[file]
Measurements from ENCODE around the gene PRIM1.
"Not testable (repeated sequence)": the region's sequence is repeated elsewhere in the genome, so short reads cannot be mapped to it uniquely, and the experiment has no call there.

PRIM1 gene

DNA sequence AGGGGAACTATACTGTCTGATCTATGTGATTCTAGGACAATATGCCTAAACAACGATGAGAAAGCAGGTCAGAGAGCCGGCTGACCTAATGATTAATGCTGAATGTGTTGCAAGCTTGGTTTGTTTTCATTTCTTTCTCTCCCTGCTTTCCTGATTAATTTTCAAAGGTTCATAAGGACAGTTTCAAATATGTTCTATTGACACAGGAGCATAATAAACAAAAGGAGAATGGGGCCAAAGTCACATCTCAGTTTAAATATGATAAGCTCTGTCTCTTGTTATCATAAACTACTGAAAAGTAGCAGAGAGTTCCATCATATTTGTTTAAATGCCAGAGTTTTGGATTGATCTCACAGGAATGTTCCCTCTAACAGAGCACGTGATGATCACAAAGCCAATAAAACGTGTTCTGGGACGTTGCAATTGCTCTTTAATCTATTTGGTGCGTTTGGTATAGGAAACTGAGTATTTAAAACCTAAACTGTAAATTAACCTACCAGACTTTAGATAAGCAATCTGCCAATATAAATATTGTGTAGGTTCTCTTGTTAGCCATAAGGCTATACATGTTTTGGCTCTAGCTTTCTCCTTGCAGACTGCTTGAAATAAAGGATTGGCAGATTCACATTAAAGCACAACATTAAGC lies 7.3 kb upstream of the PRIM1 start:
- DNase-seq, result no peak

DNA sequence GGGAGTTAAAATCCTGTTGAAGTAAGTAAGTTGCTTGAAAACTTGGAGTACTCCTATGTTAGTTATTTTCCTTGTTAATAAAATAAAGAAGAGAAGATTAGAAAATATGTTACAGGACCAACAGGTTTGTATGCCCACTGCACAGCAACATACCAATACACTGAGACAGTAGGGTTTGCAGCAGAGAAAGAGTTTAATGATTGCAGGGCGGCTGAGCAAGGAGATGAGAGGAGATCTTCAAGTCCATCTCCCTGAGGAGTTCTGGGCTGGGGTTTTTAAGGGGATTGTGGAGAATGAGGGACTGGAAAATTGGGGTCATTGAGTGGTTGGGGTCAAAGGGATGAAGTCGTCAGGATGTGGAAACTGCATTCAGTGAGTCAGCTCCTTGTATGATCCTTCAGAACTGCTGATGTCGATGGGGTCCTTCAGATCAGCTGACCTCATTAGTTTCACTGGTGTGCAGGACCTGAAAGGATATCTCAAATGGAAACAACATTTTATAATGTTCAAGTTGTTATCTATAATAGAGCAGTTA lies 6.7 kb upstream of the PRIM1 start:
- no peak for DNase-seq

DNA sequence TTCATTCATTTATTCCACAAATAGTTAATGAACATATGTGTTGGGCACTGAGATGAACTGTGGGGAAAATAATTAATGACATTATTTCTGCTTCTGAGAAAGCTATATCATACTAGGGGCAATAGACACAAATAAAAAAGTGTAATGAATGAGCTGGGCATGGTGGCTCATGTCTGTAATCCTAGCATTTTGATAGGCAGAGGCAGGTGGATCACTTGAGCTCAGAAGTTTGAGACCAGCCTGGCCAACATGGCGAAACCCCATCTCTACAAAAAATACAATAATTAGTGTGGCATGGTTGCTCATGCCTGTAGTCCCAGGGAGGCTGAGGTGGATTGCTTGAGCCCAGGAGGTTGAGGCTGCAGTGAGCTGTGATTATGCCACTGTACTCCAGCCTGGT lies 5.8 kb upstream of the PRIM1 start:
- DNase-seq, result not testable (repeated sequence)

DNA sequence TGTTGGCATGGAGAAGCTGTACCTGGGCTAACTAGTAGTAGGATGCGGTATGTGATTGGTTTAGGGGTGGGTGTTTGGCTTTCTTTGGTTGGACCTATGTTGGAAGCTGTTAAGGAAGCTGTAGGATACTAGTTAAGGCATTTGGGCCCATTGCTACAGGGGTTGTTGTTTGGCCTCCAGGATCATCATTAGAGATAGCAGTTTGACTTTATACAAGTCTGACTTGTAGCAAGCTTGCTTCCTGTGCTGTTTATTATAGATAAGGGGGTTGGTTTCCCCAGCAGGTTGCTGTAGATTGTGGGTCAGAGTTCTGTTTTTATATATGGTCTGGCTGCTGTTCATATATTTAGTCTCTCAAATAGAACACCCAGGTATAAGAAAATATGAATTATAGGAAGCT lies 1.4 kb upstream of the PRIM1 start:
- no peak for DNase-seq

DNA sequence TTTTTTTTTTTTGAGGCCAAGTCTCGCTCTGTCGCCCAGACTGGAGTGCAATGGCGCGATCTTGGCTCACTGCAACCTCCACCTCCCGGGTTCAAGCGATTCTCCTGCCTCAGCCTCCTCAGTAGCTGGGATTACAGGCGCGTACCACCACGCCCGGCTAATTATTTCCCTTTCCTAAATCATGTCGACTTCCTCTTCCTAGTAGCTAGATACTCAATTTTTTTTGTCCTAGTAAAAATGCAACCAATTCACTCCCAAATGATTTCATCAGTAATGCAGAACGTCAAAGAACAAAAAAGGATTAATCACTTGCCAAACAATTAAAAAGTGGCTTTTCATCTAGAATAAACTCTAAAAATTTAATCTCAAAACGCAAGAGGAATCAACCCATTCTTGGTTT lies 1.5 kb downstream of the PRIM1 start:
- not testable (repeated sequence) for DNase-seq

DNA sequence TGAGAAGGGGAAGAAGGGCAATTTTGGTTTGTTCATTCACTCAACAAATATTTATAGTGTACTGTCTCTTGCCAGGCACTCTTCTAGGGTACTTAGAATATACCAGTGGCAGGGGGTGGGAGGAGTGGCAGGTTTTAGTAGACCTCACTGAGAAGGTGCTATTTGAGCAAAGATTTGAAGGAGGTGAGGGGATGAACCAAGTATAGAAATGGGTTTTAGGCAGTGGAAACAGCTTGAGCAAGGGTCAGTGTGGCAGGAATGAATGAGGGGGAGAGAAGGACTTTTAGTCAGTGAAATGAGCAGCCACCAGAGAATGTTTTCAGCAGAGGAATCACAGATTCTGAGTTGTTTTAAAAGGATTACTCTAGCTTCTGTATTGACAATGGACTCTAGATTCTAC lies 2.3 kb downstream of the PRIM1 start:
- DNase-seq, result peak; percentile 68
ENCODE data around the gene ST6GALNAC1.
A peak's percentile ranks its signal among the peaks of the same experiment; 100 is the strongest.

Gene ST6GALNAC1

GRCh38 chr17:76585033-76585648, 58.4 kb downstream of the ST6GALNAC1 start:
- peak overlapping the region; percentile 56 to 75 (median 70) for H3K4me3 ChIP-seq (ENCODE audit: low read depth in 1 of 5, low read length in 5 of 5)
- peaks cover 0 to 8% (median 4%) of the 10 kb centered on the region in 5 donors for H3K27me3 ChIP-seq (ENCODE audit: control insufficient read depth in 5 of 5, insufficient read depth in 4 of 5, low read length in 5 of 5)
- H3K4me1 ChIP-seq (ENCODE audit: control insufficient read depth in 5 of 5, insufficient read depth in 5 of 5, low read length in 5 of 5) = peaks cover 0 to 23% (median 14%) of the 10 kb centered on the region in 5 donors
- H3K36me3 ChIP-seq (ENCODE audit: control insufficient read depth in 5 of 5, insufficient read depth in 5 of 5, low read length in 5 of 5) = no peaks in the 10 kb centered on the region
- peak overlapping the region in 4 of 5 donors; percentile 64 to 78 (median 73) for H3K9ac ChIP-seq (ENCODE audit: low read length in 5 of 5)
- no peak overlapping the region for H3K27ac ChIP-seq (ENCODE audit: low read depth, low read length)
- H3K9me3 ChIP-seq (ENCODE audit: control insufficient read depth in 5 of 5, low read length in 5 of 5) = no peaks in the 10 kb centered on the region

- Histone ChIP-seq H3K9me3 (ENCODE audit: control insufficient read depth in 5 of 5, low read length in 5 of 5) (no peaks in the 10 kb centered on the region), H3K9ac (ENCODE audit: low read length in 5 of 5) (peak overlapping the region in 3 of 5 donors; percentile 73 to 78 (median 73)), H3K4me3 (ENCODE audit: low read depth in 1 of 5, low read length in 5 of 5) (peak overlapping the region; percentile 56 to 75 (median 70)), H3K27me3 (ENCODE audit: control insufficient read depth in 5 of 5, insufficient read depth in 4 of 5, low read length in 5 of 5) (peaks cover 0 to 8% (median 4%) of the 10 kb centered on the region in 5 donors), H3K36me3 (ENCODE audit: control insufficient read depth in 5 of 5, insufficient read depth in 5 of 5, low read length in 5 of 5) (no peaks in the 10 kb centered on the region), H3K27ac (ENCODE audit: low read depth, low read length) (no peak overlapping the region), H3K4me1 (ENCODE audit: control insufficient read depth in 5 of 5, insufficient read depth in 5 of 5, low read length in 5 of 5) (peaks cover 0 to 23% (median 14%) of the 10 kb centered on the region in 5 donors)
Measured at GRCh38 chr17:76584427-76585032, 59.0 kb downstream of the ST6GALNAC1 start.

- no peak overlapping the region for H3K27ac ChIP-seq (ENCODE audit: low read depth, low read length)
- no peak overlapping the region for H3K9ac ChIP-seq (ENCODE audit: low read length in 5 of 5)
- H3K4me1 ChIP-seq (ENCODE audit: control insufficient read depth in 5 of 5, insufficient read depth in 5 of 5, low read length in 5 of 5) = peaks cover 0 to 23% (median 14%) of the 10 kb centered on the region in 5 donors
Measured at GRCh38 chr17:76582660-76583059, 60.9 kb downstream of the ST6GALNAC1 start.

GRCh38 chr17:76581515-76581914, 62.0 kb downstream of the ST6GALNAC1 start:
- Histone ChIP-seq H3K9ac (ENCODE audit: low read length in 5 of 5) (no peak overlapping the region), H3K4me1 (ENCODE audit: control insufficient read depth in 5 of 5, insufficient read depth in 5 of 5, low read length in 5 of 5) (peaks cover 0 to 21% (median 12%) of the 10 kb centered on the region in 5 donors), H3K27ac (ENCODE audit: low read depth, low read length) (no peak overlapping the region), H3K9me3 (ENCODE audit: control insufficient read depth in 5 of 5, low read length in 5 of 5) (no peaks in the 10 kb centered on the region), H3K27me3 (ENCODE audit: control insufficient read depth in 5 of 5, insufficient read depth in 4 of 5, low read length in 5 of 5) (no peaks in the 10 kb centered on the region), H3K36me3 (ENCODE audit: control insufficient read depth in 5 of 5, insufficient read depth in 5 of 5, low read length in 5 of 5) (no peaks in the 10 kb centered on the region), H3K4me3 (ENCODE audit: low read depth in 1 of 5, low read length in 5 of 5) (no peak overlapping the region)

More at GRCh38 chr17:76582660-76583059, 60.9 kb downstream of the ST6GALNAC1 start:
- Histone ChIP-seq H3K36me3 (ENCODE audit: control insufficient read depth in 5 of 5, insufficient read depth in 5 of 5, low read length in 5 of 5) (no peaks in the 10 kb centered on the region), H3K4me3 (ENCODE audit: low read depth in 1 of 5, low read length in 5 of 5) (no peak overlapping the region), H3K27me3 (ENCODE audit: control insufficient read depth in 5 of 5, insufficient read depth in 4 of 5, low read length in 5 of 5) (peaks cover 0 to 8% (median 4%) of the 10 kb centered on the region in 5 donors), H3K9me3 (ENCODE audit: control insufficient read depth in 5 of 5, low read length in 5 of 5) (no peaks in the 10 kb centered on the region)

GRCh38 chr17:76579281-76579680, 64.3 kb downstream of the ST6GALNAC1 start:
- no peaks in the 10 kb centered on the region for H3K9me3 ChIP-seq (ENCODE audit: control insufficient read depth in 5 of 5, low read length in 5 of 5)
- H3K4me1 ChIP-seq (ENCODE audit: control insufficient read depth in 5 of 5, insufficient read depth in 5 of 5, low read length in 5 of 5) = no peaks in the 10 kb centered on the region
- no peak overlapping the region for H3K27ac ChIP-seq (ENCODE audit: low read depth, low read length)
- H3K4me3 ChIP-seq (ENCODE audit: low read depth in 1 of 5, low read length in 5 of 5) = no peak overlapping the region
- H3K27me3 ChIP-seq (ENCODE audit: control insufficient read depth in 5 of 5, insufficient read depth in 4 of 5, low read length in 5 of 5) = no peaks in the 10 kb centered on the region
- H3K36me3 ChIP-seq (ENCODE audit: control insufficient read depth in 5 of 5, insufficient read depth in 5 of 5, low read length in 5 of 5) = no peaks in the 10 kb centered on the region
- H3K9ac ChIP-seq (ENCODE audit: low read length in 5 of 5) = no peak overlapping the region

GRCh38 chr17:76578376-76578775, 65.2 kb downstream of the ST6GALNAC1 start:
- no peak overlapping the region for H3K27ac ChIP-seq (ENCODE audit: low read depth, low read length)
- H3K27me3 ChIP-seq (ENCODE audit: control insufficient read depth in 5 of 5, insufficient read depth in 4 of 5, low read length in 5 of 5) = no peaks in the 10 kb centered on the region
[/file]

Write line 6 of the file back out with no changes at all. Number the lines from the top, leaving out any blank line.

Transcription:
DNA sequence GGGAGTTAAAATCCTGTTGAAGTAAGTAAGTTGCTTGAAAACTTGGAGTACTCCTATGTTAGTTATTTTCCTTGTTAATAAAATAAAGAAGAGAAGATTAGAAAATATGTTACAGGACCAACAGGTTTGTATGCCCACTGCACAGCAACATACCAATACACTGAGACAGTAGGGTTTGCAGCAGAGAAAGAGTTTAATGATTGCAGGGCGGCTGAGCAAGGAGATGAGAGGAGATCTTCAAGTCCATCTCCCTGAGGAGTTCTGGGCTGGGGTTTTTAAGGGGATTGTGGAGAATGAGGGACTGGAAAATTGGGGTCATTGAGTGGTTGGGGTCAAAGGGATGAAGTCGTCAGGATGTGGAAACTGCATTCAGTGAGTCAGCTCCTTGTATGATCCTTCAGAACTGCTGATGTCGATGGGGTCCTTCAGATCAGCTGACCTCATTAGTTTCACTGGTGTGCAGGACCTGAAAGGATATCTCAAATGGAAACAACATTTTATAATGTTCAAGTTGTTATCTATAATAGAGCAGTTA lies 6.7 kb upstream of the PRIM1 start: